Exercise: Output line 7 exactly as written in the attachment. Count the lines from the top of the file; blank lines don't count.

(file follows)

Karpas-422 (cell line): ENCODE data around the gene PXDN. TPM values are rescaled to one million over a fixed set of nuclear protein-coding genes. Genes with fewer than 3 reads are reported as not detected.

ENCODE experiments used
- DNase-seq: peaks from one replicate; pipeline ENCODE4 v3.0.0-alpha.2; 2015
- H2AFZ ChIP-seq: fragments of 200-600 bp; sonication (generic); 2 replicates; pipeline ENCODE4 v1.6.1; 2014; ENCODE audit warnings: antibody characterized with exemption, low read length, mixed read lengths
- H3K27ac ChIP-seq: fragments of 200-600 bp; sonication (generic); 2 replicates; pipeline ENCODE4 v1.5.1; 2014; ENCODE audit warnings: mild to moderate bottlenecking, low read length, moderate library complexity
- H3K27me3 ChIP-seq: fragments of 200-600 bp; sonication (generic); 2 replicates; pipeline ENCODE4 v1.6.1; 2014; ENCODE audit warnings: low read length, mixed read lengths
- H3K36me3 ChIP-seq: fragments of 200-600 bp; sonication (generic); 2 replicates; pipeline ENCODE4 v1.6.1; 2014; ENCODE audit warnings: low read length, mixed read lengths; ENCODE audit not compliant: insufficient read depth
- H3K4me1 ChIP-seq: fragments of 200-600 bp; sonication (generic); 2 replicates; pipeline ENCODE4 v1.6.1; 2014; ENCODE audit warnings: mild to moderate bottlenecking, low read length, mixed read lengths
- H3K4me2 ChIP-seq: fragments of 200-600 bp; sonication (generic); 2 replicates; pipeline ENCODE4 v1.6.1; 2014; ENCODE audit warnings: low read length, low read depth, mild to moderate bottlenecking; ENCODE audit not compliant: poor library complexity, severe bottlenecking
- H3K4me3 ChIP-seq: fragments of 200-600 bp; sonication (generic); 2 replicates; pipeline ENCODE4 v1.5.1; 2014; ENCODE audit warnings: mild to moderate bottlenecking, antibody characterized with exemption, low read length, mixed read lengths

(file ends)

- H3K36me3 ChIP-seq: fragments of 200-600 bp; sonication (generic); 2 replicates; pipeline ENCODE4 v1.6.1; 2014; ENCODE audit warnings: low read length, mixed read lengths; ENCODE audit not compliant: insufficient read depth